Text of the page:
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An Interview with Sun Yung Shin

Brett Hanley

A photo of the author in which she wear dangling red snakey earrings


신 선 영 Sun Yung Shin was born in Seoul, Korea, and was raised in the Chicago area. She is a poet, writer, and cultural worker. She is the editor of What We Hunger For: Refugee and Immigrant Stories on Food and Family (2021) and A Good Time for the Truth: Race in Minnesota; the author of the poetry collections The Wet Hex (2022), Unbearable Splendor (finalist for the 2017 PEN USA Literary Award for Poetry, winner of the 2016 Minnesota Book Award for poetry), Rough, and Savage, and Skirt Full of Black (winner of the 2007 Asian American Literary Award for poetry); the co-editor of Outsiders Within: Writing on Transracial Adoption; and the author of the bilingual illustrated book for children Cooper’s Lesson. She lives in Minneapolis where she co-directs the community organization Poetry Asylum with poet Su Hwang.

“Sun Yung Shin calls her readers into the unknown now-future of the human species, an underworld museum of births, deaths, evolutions, and extinctions.

Personal and environmental violations form the backdrop against which Sun Yung Shin examines questions of grievability, violence, and responsibility in The Wet Hex. Incorporating sources such as her own archival immigration documents, Ovid’s Metamorphoses, Christopher Columbus’s journals, and traditional Korean burial rituals, Shin explores the ways that lives are weighed and bartered. Smashing the hierarchies of god and humanity, heaven and hell, in favor of indigenous Korean shamanism and animism, The Wet Hex layers an apocalyptic revision of nineteenth-century imagery of the sublime over the present, conjuring a reality at once beautiful and terrible.”

-Coffee House Press

The Wet Hex is available for purchase from Coffee House Press here.


Brett Hanley: The destruction and violence of whiteness and forefathers feel pervasive in my reading of The Wet Hex, but there’s also a powerful undercurrent of hope from the foremothers, castaways, and seventh children. Do you see foremothers and castaways as a solution to the major issues that come up in the book?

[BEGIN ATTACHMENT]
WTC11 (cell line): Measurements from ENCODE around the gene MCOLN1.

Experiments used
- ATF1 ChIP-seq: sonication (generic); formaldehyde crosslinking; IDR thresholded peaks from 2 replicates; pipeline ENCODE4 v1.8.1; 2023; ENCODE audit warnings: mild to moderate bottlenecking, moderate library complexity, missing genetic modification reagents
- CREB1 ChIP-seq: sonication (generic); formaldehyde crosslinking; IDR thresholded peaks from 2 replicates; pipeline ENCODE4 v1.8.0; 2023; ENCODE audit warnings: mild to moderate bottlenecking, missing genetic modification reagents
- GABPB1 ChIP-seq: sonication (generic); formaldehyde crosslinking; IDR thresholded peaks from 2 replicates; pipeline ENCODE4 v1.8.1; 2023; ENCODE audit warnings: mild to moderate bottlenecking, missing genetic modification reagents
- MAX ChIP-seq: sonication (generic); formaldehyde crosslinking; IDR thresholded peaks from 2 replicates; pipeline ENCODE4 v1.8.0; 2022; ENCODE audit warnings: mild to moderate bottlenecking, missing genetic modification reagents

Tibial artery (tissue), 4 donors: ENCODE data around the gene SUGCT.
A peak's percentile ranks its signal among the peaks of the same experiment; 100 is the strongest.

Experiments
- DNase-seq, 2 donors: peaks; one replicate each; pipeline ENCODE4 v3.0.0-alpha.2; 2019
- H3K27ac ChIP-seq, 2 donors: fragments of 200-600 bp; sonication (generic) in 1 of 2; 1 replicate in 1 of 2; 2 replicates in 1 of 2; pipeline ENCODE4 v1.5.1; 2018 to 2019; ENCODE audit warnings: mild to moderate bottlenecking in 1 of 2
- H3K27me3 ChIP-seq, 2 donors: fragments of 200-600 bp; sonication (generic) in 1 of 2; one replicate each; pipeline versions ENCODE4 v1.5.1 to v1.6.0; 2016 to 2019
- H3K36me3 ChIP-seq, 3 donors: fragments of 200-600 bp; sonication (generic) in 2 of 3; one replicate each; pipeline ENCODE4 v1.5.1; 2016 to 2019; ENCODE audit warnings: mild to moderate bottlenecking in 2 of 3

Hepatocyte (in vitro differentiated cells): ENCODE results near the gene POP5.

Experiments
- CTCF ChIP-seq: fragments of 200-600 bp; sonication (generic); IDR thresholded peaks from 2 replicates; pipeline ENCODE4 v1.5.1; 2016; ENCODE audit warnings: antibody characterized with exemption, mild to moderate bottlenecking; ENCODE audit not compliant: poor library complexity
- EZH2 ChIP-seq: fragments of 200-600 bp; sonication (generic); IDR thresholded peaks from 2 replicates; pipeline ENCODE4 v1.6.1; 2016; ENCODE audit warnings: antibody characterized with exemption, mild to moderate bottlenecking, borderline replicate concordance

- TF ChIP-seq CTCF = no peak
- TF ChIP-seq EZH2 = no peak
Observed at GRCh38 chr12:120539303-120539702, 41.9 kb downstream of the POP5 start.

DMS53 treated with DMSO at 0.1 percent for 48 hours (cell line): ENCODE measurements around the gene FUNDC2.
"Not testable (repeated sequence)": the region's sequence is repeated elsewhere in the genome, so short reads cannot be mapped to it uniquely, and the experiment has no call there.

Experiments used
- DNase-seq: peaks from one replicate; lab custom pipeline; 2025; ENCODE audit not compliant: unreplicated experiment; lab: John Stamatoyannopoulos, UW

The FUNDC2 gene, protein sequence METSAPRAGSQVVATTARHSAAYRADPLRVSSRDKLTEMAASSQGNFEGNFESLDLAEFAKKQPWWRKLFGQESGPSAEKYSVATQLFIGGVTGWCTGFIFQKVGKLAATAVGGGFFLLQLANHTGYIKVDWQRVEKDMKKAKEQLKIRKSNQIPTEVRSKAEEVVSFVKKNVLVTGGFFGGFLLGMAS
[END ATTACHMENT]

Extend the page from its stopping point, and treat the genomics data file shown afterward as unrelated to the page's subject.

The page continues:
Sun Yung Shin: I do think that if we put vulnerable children first in our society, which would mean also centering their caregivers, many other things could follow rather organically. I think in general a world that would be good for children would be good for everyone. Borrowing from The Combahee River Collective statement: “If Black women were free, it would mean that everyone else would have to be free since our freedom would necessitate the destruction of all the systems of oppression.” A world that is good for children would mean a world that was good for the global majority, Indigenous people, people of color, etc. If, in the U.S., we were able to turn our attention from celebrities (or at least more of our attention) and put it toward the castaway, abandoned, missing, and disappeared among us, we could move toward more wholeness and safety.

BH: Oh, absolutely. The Wet Hex powerfully seeks to destroy systems of oppression in each of its poems. It feels like such an important book in that way to me. Related to forefathers, how did you choose the source texts you subvert in the book, specifically Ovid’s Metamorphoses, Moby Dick, and Columbus: The Four Voyages 1492-1504?

. . . as a naturalized U.S. citizen, I see it as my obligation to understand the origins and workings of empire.

SYS: I’ve quoted from Ovid and Melville in previous poetry books; those are texts that have been with me since I was an adolescent, and the Greek myths in general since I learned to read at an early age. So they feel like a part of me. The Columbus journals are newer to me as a source text; I started The Wet Hex with the working title Utopias of Descent, and I wanted to bring in more language from Charles Darwin about race and evolution and human skulls as well as its complicity in colonialism. Asians and Asian Americans are often portrayed differently in journalism, with “of Asian descent” being a popular descriptor, when of course white people are never described “of European descent,” and I started thinking of the Descent of Man and other ways the term or ideas of descent circulate in our culture.

I can’t remember why I started looking at the journal of Columbus, other than I am always trying to get closer to events of the past, and I wanted to read what he wrote (or reconstructions of what he wrote). I see part of my job as an (involuntary) immigrant and settler as working to understand the mechanisms of colonialism; as a naturalized U.S. citizen, I see it as my obligation to understand the origins and workings of empire.

BH: It’s interesting to learn Utopias of Descent was th